Q. Why do you think it’s important to educate your friends and fellow students on substance use and abuse?

A. I work in the ER department and see the effects of substance abuse daily.  I see young adults and older adults who have entered into a world of substance abuse, some that have young children, some who are distant from their families due to the hold the addiction has on them. As a mother of 3 kids; ages 22, 11 and 9, I want more for them.  My own family has several adults who have become addicted to a substance of some kind.  I want to help be their chance to see what is out there and help them develop the confidence to say, “No” and to know they are worth it.  I also feel the same way about my high school students and the students they go in front of. I have a great respect for the high school students that I worked with last year.  It’s hard to be “that guy”; to go up in front of peers and practice what they speak; to remain free from unhealthy relationships and free from substances.

Q. What are a couple things you learned from STATS? Any takeaways?

A. If there is one student that we can reach with our message, it’s worth it.

Kenna Grant , 12th grade student and member of STATS

Q. How long have you been involved with STATS?

A. This will be my fourth year with STATS.

Q. What is your favorite part about STATS?

A. My favorite part about STATS is the amazing opportunity we are given as peers, and role models, to teach these kids how to make good choices, to live a free and healthy life not only through our performances, but also by example.

Q. Why do you think it’s important to educate your friends and fellow students on substance use and abuse?

A. I think that it’s important to educate my peers on substance use and abuse because too often today we are taught by the world and social media, and not by those who love us and have the best intentions at heart. This often can be misleading and so confusing. By teaching lifestyle based on freedom, the best of intentions are at heart.

Q. What are a couple things you learned from STATS? Any takeaways?

A. STATS has been a blessing to me. I have learned so much from this program. Personally, I have always stayed out of trouble, made the right choices and surrounded myself with people who also make the right choice. I am so very thankful and blessed that I was so lovingly taught this lifestyle by my parents, family, and church. I also now know this is not the case for everyone. Not only do people struggle making the right choice, but many of them either don’t have the tools and support to make the right choice, or even can’t tell what that choice is.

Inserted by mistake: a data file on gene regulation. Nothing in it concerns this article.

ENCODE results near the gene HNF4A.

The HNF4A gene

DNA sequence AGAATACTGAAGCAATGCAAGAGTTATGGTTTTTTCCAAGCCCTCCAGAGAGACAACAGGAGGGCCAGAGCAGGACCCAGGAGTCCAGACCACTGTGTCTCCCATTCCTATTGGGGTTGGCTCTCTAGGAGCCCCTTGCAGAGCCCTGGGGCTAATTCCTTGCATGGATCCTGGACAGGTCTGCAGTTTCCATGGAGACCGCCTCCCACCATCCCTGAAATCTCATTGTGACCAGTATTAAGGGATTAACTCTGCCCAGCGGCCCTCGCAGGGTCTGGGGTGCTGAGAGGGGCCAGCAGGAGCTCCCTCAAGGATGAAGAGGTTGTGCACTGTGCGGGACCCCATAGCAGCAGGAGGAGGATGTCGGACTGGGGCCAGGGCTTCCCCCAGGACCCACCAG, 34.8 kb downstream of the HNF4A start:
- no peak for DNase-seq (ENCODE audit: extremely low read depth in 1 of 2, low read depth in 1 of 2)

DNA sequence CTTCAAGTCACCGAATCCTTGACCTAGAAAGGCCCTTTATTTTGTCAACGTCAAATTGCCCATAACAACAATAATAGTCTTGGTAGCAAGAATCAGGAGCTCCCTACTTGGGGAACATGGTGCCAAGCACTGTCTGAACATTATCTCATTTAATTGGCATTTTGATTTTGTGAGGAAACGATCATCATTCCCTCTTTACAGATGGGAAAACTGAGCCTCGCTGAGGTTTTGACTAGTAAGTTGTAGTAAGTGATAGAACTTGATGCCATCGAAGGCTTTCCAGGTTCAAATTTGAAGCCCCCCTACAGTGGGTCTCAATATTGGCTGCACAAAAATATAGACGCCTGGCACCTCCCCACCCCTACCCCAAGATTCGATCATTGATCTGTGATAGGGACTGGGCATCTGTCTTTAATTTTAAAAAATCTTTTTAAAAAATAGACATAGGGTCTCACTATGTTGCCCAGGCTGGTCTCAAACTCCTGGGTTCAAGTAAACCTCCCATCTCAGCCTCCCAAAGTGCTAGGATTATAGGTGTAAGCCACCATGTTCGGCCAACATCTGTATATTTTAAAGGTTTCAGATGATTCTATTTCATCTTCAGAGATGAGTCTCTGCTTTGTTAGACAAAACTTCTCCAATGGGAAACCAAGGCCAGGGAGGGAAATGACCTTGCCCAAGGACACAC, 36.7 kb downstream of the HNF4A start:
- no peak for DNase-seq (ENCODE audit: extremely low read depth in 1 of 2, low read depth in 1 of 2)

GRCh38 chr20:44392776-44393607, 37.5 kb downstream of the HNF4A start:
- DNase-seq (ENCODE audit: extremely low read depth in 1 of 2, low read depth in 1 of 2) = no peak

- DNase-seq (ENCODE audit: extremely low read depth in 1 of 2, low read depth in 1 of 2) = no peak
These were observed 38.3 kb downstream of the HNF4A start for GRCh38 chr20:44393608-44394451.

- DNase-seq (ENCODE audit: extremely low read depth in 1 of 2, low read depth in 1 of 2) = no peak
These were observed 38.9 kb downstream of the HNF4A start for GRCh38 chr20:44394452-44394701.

Q. What are your hobbies outside of STATS?

A. Outside of STATS, some of my favorite hobbies are playing volleyball, baking, and being around family and friends. I am also involved in IMPACT, varsity volleyball, PALs, ski club, men’s volleyball volunteer coach, Harvest student ministries, Wednesday Warriors, STATS advisory board, youth volleyball volunteer, and Harvest infant volunteer.

Livability Lab – Muskegon’s 100 Day Challenge


On September 10th, the Community Health Innovation Region (CHIR) will convene Livability Lab, Muskegon’s 100-Day Challenge, a day-long Summit. We are calling together individuals and groups from every sector throughout our county to mobilize around a common vision. We have chosen as our vision the ability for all residents to have the opportunity to achieve economic self-sufficiency to ensure that our community will not only thrive, but that all residents and families have the opportunity to individually prosper. It is, an audacious vision.

The United Way’s new ALICE (Asset Limited, Income Constrained, and Employed) report and Mercy Health’s recent Community Health Needs Assessment, reflect that fully 45% of local residents either live in poverty or struggle daily to meet basic needs while working multiple jobs. The Summit is an opportunity to come together and not only identify but initiate strategies that confront barriers to upward mobility and well-being for our residents and growth for local business and enterprise. There are many factors: educational achievement, health, transportation and others that have separated us as a community.


The 100-Day Challenge is a best practice approach used to initiate community change. The process aligns around a specific vision and then identifies all of the various factors that get in the way of achieving that vision. Our goal is to engage a diverse group of local stakeholders and residents who will pursue solutions to these barriers. The barriers themselves are identified by reviewing local data and engaging in community conversations.

Teams will be formed around individual challenges that emerge from Summit discussions. These teams will work together to define, design and take action to achieve ambitious and measureable results. The Challenge process allows participants to create innovation – to use the opportunity to address issues that we know exist but too often don’t have the time or ability to confront. Each team will be asked to schedule a bi-weekly series of rapid-response meetings over the following 100 day period after the Summit concludes. During the 100 days, groups will target solutions and initiate strategies to address their chosen barrier issue (root cause). Each team will receive staff support as well as some resources to assist their process.